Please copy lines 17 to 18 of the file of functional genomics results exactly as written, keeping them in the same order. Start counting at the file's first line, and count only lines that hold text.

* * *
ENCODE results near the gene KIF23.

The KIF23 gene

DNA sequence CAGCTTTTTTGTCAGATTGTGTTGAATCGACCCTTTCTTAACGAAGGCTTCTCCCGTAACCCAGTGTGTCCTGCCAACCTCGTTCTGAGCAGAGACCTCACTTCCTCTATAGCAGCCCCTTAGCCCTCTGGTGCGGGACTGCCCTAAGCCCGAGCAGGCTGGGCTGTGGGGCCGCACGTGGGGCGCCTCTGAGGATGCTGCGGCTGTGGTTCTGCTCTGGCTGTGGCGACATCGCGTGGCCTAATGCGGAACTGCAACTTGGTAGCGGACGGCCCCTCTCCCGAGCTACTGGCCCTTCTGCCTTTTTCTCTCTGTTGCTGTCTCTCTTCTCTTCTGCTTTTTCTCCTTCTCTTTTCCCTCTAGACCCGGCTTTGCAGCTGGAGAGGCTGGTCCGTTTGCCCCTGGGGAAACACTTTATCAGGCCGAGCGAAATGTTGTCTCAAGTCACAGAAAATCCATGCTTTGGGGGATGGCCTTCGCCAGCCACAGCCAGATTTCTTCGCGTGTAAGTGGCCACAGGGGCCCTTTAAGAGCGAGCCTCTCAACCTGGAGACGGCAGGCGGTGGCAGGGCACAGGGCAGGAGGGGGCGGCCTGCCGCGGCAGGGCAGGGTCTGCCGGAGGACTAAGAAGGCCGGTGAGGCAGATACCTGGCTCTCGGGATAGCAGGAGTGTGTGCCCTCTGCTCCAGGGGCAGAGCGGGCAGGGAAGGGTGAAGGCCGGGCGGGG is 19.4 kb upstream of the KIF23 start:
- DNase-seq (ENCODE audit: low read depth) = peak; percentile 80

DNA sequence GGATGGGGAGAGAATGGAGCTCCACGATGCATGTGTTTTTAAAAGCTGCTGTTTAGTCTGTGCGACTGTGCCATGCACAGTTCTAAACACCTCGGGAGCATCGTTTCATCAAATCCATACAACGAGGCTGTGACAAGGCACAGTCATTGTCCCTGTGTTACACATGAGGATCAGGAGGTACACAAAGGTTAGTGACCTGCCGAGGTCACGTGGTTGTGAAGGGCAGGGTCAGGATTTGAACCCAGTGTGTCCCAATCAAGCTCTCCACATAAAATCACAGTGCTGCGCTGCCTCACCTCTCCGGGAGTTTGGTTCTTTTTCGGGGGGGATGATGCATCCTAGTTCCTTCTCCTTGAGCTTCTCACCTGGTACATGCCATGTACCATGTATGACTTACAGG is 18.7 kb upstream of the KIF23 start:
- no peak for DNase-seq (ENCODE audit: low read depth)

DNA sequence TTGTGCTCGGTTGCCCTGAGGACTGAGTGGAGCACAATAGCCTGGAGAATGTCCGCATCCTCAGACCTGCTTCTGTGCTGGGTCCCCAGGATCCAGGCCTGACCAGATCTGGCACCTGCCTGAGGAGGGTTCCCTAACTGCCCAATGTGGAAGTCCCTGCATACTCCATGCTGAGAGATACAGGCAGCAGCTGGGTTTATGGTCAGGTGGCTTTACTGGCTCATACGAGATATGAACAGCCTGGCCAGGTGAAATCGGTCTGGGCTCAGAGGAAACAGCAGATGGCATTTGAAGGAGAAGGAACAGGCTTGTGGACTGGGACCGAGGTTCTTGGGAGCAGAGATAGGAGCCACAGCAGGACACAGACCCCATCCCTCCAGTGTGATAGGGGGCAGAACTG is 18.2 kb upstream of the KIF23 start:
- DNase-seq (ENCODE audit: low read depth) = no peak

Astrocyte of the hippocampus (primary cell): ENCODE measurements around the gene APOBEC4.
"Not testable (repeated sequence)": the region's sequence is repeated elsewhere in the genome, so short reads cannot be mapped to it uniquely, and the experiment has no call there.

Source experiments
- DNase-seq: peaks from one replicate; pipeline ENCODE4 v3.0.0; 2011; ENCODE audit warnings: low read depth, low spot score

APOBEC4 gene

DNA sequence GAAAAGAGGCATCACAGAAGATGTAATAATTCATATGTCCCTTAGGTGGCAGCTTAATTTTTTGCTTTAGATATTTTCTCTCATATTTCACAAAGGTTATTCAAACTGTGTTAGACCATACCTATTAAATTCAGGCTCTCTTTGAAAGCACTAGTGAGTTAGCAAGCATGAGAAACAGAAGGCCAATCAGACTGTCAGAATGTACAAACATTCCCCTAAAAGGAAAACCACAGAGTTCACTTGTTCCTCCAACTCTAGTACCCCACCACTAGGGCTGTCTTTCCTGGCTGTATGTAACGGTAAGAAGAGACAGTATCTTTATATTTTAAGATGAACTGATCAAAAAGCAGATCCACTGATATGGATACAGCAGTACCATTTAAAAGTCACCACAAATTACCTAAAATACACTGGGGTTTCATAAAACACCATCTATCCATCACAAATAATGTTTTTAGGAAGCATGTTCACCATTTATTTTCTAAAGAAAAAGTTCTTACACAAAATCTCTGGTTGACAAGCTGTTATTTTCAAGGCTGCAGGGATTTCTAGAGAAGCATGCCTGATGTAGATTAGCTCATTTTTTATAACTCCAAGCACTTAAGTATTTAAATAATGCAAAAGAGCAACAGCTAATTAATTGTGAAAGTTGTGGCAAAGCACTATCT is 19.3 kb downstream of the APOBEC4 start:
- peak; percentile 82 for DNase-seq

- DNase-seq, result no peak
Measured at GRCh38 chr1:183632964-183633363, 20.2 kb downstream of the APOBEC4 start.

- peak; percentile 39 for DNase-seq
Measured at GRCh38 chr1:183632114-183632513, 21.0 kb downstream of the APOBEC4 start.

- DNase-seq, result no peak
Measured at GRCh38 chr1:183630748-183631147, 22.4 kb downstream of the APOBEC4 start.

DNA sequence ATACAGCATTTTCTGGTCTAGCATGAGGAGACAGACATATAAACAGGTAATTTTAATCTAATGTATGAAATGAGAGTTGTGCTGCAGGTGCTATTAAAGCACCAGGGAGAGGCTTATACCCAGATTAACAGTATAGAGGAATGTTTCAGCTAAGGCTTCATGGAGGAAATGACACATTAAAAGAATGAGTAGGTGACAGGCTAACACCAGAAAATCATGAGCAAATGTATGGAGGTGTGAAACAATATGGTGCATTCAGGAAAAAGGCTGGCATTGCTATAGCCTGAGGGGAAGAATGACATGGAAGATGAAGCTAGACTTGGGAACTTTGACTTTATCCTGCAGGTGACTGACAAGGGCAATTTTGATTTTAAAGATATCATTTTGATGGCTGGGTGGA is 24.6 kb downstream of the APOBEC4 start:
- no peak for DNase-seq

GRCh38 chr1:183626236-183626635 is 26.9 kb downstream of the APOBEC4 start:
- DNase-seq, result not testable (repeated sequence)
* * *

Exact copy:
Measured at GRCh38 chr1:183632964-183633363, 20.2 kb downstream of the APOBEC4 start.

- peak; percentile 39 for DNase-seq